How to Write for Comics
The professionals tell you what it takes to get started in comic writing and give their top tips.
There’s never been a better time to be a comics writer. Okay, sales may have dropped away since the industry’s early 1990s heyday, when Todd McFarlane’s Spider-Man #1 sold 2.5 million copies, but every third movie at your local cinema currently seems to be a comic adaptation.
While classic writers such as Alan Moore have rightfully enjoyed more respect in recent years from Britain’s literati, other comic scribes are now being snapped up by Hollywood, thanks to the enormous success the likes of Iron Man and The Dark Knight have enjoyed simply by staying faithful to their sequential source material. And it’s not just superheroes – with more leftfield comics such as The Losers, A History of Violence and Scott Pilgrim being made into movies, the door to major success, and fame and fortune, is open to comics professionals. Of course, first you actually have to become a comics professional.
This is not to imply that comics are simply a route towards movies. For many of today’s top writers, making comics is the ultimate goal. A childhood dream come true. It’s a vibrant, hugely creative area – the chance to meld together visual storytelling and literature in stories – and no other medium mixes that in quite the same way. If you have a visual story to tell, and you don’t have a massive budget or the means to hire a CGI-brandishing film crew, then comics are the perfect outlet. Lots of people want to use that medium to tell their tales – but, as with any area of the entertainment industry, there are many more wannabes than there are jobs.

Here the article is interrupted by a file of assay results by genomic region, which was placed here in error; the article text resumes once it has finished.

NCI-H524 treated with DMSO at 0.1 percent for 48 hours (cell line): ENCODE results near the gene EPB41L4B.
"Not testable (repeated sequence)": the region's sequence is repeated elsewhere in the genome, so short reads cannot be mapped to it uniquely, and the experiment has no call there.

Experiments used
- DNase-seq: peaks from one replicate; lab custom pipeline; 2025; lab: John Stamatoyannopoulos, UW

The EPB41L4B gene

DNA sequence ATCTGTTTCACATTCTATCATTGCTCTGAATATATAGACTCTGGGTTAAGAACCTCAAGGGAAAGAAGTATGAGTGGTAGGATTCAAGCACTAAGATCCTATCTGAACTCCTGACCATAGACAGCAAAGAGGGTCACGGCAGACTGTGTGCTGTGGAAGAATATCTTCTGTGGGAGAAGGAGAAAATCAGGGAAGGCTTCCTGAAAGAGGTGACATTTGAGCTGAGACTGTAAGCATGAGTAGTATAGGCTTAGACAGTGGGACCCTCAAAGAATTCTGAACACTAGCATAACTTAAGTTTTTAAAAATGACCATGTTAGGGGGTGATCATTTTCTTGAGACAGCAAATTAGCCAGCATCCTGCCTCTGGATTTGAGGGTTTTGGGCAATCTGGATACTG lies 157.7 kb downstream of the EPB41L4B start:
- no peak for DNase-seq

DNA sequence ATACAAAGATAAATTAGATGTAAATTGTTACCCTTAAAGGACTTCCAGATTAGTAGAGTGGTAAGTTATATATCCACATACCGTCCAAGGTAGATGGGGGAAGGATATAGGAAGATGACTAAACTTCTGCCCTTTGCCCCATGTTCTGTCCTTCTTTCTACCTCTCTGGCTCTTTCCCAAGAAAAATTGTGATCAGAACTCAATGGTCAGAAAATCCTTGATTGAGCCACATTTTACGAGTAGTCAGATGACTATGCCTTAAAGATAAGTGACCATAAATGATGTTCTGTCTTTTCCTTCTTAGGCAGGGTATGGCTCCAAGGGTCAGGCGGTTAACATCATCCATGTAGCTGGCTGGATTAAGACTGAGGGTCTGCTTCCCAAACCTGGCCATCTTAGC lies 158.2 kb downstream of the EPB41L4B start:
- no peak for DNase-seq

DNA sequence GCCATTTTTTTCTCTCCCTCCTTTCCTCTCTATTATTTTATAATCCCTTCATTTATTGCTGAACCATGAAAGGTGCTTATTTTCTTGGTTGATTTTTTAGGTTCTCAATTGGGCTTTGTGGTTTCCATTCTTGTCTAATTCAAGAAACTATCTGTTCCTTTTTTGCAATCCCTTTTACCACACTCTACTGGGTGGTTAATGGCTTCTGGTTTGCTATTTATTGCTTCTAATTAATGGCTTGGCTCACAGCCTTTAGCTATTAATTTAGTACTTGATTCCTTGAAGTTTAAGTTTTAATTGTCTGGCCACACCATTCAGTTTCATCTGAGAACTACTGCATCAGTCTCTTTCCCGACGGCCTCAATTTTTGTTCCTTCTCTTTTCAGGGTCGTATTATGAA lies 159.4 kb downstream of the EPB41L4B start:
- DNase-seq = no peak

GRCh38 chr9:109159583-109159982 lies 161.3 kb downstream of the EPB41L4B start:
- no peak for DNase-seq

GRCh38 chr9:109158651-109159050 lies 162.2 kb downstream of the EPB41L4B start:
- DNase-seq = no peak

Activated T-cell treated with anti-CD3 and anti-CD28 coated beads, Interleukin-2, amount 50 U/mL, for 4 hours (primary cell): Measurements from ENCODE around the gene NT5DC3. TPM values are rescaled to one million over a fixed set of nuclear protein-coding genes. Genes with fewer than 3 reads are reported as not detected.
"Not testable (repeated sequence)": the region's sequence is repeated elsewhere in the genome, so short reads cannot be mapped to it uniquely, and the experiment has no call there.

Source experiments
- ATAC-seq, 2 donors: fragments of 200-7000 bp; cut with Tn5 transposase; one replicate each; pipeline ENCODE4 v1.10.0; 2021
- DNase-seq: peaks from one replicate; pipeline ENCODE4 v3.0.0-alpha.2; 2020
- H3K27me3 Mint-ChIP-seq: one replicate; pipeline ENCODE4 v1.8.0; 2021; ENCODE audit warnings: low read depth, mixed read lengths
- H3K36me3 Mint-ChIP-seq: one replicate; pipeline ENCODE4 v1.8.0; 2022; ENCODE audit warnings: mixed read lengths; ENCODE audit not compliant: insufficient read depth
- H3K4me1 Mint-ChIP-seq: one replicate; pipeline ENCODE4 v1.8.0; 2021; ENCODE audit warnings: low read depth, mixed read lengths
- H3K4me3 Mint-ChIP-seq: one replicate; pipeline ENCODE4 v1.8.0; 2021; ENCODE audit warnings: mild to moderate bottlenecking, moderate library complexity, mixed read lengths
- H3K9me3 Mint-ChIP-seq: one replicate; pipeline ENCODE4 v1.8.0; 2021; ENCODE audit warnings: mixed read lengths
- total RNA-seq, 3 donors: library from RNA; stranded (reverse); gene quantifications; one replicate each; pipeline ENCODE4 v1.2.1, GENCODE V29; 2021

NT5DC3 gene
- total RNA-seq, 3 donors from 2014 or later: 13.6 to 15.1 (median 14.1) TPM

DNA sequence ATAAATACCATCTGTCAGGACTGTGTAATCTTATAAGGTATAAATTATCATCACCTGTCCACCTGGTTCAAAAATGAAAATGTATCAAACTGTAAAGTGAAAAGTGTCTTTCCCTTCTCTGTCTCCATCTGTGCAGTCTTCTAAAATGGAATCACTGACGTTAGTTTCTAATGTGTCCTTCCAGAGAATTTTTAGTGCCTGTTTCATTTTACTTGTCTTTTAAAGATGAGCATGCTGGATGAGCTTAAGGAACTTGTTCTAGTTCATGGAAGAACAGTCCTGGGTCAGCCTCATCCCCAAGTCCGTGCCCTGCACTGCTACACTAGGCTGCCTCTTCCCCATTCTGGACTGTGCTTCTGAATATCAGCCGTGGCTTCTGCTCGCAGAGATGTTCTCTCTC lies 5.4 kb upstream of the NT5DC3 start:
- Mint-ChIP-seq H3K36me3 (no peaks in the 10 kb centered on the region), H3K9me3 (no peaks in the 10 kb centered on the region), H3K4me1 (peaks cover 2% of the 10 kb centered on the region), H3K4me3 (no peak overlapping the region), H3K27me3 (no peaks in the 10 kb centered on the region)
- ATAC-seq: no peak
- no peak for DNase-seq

You just have to attend any comic convention and see the endless, patient lines waiting for portfolio reviews to see that a lot of talented people want to work in comics. And they’re artists. A visiting comics editor at a convention will actually look at their work to see if they’re worth hiring. But if you’re a writer, how do you go about getting an editor to read your story? Most major publishers won’t look at unsolicited pitches or scripts and won’t hire an unpublished writer. So, it’s the old catch 22: how do you get published in the first place if no one will publish you? And how do you know what aspects of your writing you should be working on, so you’re of a publishable standard in the first place? (Please don’t believe the myth that writers are simply born, which implies that talent’s all you need, when there are any number of rules, tricks and structures you can learn to make your writing more solid. Writing is a craft. It can and should be worked on over time.)
So, comics may be the land of opportunity for writers, but how do you actually get in? We asked some of comics’ top writers – and a few leading editors – these questions and received so much material that we couldn’t fit it all into one feature. Part two will follow next issue and then we’ll move onto the artists. But for now… You want to be a comics writer? Start reading.